Village savings impacting positively on rural women

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The establishment of the Village Savings and Loans Associations (VSLAs) Scheme under the Sustainable Land and Water Management Project (SLWMP) is impacting positively on poor rural communities.

It has increased the climate change resilience of many rural communities in the five regions of the north and enabled women to engage in economic activities for income generation and improved livelihood.

Mr. Asher Nkegbe, the Upper East Regional Director of the Environmental Protection Agency (EPA), who is also the Head of the Technical Coordination Office (TCO) of the SLWMP, said this during separate working visits to inspect progress of work of the VSLAs groups in the project areas.

The project is being implemented in the Mamprugu-Moaduri and West Mamprusi Districts in North East, West Gonja District in Savannah, Sawla-Tuna-Kalba Districts in the Northern Region, Talensi, Bawku West, Builsa South and Kassena-Nankana West Districts in the Upper East Region and Wa East, Daffiama-Bussie-Issa, Sissala East and Sissala West Districts in Upper West Region.

According to the Regional Director, each group is composed of 30 self-selected individuals who meet weekly and members save through contributions decided by the group.
“At each meeting, every member must pay between GHC1.00 to GHC5.00 depending on one’s capacity. This enables them to build their savings more easily.

“Savings are maintained in a loan fund from which members can borrow in small amounts, up to three times their individual savings. Loans are for a minimum of six months and a maximum of one year, depending on the purpose of the loan, either investment in the agric sector or small business,” Mr. Nkegbe explained.

“To ensure effective governance and the management process, each VSLA group elects a chairperson, secretary, treasurer, and two money-counters who form its executive committee. In addition, members select three others and entrust each with a key to one of the three locks on the cashbox where the group’s funds are kept.

“This governance structure serves as an internal control system. All transactions are carried out at weekly meetings in front of all members, ensuring transparency and accountability,” he added.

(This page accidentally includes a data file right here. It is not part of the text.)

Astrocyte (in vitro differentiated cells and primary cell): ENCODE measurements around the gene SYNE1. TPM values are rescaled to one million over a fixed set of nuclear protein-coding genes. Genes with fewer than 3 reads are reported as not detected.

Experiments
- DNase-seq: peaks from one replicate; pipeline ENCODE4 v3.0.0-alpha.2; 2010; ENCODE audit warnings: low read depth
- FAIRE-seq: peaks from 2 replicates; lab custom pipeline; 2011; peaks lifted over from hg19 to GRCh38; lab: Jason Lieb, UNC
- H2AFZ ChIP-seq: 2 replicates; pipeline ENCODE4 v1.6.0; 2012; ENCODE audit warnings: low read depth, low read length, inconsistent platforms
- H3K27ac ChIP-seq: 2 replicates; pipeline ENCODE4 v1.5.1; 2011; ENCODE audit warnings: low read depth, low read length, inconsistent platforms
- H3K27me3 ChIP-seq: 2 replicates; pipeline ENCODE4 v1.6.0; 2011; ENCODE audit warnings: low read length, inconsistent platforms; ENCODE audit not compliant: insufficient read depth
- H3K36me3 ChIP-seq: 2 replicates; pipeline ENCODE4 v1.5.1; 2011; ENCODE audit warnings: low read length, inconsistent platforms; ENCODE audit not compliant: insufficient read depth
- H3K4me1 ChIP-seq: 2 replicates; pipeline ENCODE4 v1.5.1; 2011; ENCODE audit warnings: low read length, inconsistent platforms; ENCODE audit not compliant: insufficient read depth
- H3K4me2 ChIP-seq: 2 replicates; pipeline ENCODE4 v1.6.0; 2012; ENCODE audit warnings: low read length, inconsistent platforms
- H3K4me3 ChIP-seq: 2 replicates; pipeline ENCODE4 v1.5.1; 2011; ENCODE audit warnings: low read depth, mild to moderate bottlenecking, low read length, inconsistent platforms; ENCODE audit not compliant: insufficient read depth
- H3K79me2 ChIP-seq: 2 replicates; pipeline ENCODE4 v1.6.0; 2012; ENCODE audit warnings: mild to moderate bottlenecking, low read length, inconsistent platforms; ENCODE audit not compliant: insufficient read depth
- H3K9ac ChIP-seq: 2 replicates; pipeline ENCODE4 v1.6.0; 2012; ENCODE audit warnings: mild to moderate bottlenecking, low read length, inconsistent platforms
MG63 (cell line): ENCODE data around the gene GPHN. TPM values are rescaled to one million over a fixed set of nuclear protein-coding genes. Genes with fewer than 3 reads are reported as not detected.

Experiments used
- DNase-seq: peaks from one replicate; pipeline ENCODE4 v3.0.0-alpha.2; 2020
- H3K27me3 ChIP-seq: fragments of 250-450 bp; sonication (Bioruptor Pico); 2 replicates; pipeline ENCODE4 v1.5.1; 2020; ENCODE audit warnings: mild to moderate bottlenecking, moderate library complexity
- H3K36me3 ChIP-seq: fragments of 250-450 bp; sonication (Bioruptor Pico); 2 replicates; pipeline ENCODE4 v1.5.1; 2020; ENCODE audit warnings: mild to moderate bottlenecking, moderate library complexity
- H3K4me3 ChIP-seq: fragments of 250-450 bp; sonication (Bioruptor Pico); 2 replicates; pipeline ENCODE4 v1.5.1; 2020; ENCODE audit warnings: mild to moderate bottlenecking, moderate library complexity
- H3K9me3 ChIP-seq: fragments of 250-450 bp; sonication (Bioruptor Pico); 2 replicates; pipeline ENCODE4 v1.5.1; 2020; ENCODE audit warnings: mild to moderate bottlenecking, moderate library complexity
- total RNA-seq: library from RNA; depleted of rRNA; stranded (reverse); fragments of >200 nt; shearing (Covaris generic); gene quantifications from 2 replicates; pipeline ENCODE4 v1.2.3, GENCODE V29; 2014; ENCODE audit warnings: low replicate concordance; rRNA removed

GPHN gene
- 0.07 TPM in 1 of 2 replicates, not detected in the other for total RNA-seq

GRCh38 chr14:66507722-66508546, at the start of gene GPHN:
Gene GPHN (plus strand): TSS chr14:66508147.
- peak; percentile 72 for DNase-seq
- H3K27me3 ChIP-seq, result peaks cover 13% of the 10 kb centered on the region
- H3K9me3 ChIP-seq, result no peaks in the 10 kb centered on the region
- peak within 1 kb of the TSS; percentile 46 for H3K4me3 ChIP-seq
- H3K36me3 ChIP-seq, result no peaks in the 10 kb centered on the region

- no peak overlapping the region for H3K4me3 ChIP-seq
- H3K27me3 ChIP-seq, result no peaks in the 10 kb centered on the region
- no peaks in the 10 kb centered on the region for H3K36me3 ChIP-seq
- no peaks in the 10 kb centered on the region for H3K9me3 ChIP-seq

The Regional Director explained that the SLWMP being funded by the Global Environmental Facility (GEF) through the World Bank, introduced the concept of VSLAs to 227 communities in the project areas and noted that currently about 3,316 people were benefiting indirectly from the concept.
He said the concept which was to increase the resilience of rural communities to the impact of climate change, also aimed at increasing the capacity of vulnerable households in the Northern Savannah ecosystem.
Some women who spoke to the media explained that since the establishment of the VSLAs in their communities, groups, mainly rural women under the SLWMP, had been saving and giving out loans to members to boost their income generating activities such as petty trading, shea butter processing, soap making and pito brewing.

The women indicated that as a result of the VSLAs concept, members were able to access money to buy foodstuffs to feed their families, particularly during poor yields and the lean season.

“We are very grateful to the project for introducing this VSLAs intervention in our communities. Before the intervention anytime drought or floods occur and affect the harvest, feeding becomes a problem but with the VSLAs we can now access loans from it and purchase food items to feed our families particularly our children,” Mrs. Abina Akolpoka, one of the women leaders of the VSLAs from Builsa South District said.

Source: GNA

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